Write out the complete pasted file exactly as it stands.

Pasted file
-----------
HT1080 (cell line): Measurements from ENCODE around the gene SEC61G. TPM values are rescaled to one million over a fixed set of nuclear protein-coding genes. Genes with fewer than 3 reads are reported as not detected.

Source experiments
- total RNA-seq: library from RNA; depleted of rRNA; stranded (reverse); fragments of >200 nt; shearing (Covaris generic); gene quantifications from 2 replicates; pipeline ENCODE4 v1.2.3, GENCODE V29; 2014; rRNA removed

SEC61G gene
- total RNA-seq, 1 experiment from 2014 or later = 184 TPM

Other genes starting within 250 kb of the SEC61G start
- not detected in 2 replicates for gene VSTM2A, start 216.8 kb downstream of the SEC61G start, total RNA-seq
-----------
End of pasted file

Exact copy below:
HT1080 (cell line): Measurements from ENCODE around the gene SEC61G. TPM values are rescaled to one million over a fixed set of nuclear protein-coding genes. Genes with fewer than 3 reads are reported as not detected.

Source experiments
- total RNA-seq: library from RNA; depleted of rRNA; stranded (reverse); fragments of >200 nt; shearing (Covaris generic); gene quantifications from 2 replicates; pipeline ENCODE4 v1.2.3, GENCODE V29; 2014; rRNA removed

SEC61G gene
- total RNA-seq, 1 experiment from 2014 or later = 184 TPM

Other genes starting within 250 kb of the SEC61G start
- not detected in 2 replicates for gene VSTM2A, start 216.8 kb downstream of the SEC61G start, total RNA-seq